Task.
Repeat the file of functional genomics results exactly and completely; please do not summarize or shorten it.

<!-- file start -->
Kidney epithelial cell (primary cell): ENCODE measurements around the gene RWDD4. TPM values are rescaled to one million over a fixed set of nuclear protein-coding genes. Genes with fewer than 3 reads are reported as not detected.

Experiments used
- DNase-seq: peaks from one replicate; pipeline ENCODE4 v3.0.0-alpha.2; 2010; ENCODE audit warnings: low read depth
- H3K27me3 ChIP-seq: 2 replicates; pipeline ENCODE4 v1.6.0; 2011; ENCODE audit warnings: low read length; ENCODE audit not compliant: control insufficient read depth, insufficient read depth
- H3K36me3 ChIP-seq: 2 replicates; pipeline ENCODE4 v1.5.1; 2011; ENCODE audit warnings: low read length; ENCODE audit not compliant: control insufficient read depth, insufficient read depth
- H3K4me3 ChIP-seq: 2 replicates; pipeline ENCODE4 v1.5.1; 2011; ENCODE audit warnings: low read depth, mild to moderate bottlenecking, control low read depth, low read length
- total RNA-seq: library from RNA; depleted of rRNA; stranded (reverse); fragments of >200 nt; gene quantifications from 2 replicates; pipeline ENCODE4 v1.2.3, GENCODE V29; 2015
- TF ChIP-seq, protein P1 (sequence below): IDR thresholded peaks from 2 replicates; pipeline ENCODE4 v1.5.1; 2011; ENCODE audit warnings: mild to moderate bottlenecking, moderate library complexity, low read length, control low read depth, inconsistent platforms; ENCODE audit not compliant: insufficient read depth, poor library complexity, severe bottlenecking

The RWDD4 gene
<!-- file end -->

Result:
Kidney epithelial cell (primary cell): ENCODE measurements around the gene RWDD4. TPM values are rescaled to one million over a fixed set of nuclear protein-coding genes. Genes with fewer than 3 reads are reported as not detected.

Experiments used
- DNase-seq: peaks from one replicate; pipeline ENCODE4 v3.0.0-alpha.2; 2010; ENCODE audit warnings: low read depth
- H3K27me3 ChIP-seq: 2 replicates; pipeline ENCODE4 v1.6.0; 2011; ENCODE audit warnings: low read length; ENCODE audit not compliant: control insufficient read depth, insufficient read depth
- H3K36me3 ChIP-seq: 2 replicates; pipeline ENCODE4 v1.5.1; 2011; ENCODE audit warnings: low read length; ENCODE audit not compliant: control insufficient read depth, insufficient read depth
- H3K4me3 ChIP-seq: 2 replicates; pipeline ENCODE4 v1.5.1; 2011; ENCODE audit warnings: low read depth, mild to moderate bottlenecking, control low read depth, low read length
- total RNA-seq: library from RNA; depleted of rRNA; stranded (reverse); fragments of >200 nt; gene quantifications from 2 replicates; pipeline ENCODE4 v1.2.3, GENCODE V29; 2015
- TF ChIP-seq, protein P1 (sequence below): IDR thresholded peaks from 2 replicates; pipeline ENCODE4 v1.5.1; 2011; ENCODE audit warnings: mild to moderate bottlenecking, moderate library complexity, low read length, control low read depth, inconsistent platforms; ENCODE audit not compliant: insufficient read depth, poor library complexity, severe bottlenecking

The RWDD4 gene